They questioned these 14, 15 and 16-year-old boys without their parents. These boys were minors. These detectives took these boys in the rooms for questioning and started to plot a story in their head, making them say they committed the horrific crime. The boys were saying it wasn't them but the detectives would not let down. They started beating the kids until they "admitted" to this act of rape. One of the boys, Antron McCray, was with his mom and dad when they started to question him. Kevin Richardson was questioned without his mom until his sister came and was basically forced to sign the statement the detectives wrote for him so he could go home.

Yusef Salaam's mother came and got her son just before he signed his Miranda rights away. Raymond Santana was coerced by detectives for hours and hours, along with the others. Korey Wise, who was not in the police's interest at first, was taken and beaten by a detective until he agreed to the story they drew up. These boys didn't even know each other, except Yusef and Korey, and were pinning the crimes on one another because they were forced.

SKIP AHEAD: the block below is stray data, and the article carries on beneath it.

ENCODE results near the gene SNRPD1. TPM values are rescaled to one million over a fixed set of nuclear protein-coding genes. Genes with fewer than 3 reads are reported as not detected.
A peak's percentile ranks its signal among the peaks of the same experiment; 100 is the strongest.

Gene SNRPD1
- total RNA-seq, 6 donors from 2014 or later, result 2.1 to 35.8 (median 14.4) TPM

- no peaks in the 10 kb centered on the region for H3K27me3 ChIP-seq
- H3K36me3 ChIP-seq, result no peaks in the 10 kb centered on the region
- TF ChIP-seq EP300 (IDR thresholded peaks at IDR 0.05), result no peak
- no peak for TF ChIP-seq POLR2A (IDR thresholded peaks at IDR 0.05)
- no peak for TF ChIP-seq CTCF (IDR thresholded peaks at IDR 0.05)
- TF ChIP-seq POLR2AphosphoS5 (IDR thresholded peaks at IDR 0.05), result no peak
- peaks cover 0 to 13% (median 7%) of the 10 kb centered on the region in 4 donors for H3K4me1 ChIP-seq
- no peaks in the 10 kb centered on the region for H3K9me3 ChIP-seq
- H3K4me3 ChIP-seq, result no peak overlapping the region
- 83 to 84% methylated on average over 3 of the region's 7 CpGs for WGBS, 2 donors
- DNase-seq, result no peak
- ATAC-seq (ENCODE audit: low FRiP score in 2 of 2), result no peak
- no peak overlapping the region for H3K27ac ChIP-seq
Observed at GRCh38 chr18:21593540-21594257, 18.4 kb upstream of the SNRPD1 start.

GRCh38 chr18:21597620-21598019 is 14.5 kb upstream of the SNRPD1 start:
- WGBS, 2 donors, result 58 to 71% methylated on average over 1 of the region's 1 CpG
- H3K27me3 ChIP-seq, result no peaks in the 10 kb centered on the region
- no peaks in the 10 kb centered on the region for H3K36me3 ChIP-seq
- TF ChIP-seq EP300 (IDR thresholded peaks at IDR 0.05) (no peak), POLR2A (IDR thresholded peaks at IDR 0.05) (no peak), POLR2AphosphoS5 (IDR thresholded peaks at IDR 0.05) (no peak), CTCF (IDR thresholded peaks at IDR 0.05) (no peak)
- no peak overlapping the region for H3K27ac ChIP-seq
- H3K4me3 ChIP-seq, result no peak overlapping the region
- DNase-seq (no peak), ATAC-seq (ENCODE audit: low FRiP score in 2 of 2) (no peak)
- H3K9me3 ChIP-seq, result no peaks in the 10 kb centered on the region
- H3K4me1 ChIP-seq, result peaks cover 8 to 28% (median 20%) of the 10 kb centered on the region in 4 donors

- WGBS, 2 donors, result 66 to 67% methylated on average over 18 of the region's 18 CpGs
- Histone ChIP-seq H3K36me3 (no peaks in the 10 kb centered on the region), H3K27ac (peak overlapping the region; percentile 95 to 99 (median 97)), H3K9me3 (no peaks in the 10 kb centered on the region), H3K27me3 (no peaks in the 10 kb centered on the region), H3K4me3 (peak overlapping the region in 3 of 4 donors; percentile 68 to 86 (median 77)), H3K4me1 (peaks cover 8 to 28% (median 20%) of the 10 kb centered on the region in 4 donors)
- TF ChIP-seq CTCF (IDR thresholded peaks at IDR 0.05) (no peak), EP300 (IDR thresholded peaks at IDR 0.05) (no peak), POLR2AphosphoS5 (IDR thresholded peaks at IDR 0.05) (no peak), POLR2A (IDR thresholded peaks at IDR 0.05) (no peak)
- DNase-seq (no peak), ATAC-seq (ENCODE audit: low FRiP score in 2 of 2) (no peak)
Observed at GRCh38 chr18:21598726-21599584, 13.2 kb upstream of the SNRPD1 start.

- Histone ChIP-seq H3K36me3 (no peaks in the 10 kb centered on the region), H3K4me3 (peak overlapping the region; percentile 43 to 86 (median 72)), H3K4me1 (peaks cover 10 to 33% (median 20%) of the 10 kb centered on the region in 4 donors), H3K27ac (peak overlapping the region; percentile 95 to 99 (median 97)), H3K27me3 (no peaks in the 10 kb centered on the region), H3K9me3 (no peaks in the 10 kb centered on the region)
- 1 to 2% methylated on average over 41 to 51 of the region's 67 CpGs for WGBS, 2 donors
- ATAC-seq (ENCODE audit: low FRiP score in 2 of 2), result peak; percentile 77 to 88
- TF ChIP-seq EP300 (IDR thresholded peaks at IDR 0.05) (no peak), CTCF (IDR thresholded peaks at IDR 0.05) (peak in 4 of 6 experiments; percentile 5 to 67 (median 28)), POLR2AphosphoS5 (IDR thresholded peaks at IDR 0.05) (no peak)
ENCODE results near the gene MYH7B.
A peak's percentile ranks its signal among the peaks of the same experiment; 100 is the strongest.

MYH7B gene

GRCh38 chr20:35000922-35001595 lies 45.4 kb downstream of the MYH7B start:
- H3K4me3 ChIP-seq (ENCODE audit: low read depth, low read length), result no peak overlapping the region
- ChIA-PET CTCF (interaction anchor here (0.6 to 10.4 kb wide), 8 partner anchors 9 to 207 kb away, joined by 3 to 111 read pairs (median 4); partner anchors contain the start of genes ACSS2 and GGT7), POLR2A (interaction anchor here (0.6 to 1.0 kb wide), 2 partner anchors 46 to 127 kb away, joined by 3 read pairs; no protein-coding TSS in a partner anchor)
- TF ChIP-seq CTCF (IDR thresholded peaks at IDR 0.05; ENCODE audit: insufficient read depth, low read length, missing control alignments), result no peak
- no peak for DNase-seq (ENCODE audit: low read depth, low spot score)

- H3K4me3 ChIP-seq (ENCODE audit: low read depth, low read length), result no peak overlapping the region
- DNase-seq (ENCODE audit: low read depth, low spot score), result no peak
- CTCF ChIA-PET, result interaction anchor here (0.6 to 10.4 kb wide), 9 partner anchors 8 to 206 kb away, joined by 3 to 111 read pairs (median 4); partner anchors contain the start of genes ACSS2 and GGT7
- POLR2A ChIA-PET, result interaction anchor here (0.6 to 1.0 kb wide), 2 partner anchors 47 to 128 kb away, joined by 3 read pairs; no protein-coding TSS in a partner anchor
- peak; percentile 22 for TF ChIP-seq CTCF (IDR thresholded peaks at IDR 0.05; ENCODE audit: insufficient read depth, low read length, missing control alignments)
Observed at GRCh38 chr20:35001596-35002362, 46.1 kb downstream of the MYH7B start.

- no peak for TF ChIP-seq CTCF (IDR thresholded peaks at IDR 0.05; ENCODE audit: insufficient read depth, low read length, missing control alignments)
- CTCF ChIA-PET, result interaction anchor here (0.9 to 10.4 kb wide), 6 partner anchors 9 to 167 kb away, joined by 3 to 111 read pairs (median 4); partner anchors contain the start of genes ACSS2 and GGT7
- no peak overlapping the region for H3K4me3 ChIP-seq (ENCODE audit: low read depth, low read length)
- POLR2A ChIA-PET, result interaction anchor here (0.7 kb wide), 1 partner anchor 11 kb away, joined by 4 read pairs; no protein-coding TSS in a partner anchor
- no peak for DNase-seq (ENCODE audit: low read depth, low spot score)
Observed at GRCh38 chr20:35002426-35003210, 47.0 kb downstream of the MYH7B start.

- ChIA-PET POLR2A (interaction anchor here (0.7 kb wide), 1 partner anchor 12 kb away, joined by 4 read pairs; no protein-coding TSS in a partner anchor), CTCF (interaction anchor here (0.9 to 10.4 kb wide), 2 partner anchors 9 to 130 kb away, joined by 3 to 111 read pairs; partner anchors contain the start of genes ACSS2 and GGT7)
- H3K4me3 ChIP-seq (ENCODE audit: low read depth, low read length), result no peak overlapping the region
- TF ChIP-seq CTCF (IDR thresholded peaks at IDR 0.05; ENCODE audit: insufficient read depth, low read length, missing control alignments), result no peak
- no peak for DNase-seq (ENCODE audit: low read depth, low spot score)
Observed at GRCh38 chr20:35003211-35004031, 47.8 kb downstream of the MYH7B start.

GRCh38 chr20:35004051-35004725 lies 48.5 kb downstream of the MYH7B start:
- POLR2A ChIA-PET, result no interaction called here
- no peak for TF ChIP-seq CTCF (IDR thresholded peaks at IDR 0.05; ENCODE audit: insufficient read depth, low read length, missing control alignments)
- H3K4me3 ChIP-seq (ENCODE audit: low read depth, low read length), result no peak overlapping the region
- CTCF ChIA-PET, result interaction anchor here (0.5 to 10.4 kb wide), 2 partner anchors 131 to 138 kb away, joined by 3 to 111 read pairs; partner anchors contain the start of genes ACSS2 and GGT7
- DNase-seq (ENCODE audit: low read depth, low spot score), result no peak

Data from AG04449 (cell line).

Donald Trump was even supportive of bringing back the death penalty for this case. He wanted the death penalty for five teenage boys. Teenagers. The boys were barely in high school and were being attacked with the death penalty.

At the trial, the lead prosecutor, Elizabeth Lederer, called in the victim of the attack, Trisha Meili. Meili had no recollection of the night after being in a coma for several days. The DNA evidence that was presented at trial did not match any of the defendants. There were no eyewitnesses. They showed the recordings of the interviews of the boys, but they were forced into telling false stories, which none of were merely similar. The case had no supporting evidence whatsoever. But the jury still convicted all five boys, who had to serve out their sentences.